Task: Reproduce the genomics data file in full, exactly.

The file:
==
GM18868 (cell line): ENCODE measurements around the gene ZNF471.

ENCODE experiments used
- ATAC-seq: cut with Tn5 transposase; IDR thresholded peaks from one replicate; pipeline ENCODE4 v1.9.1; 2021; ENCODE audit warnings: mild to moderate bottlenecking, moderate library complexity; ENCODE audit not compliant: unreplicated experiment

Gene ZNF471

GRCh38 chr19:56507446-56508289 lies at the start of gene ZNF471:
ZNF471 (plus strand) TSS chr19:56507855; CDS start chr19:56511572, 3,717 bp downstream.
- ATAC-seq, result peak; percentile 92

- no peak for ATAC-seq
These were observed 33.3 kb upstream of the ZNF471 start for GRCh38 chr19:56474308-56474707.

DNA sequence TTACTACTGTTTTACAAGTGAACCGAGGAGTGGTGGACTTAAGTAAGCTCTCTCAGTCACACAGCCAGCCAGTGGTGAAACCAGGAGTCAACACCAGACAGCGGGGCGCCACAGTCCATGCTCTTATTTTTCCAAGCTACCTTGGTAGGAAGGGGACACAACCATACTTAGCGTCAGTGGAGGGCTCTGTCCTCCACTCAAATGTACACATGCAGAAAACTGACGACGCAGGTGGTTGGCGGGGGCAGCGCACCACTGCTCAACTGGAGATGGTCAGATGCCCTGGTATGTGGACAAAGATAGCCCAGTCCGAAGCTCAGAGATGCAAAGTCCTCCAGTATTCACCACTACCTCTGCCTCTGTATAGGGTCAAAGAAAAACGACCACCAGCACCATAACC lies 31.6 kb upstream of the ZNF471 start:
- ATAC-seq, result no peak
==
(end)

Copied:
GM18868 (cell line): ENCODE measurements around the gene ZNF471.

ENCODE experiments used
- ATAC-seq: cut with Tn5 transposase; IDR thresholded peaks from one replicate; pipeline ENCODE4 v1.9.1; 2021; ENCODE audit warnings: mild to moderate bottlenecking, moderate library complexity; ENCODE audit not compliant: unreplicated experiment

Gene ZNF471

GRCh38 chr19:56507446-56508289 lies at the start of gene ZNF471:
ZNF471 (plus strand) TSS chr19:56507855; CDS start chr19:56511572, 3,717 bp downstream.
- ATAC-seq, result peak; percentile 92

- no peak for ATAC-seq
These were observed 33.3 kb upstream of the ZNF471 start for GRCh38 chr19:56474308-56474707.

DNA sequence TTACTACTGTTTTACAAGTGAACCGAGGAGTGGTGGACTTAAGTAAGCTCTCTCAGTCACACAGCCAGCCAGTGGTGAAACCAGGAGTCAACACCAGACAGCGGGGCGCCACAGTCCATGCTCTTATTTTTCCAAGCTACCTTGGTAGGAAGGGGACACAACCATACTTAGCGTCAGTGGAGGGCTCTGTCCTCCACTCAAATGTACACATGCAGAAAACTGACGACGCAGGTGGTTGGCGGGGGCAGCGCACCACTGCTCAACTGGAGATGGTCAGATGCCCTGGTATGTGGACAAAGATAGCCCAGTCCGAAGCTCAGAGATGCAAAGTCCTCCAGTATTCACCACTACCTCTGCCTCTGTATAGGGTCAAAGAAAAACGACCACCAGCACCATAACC lies 31.6 kb upstream of the ZNF471 start:
- ATAC-seq, result no peak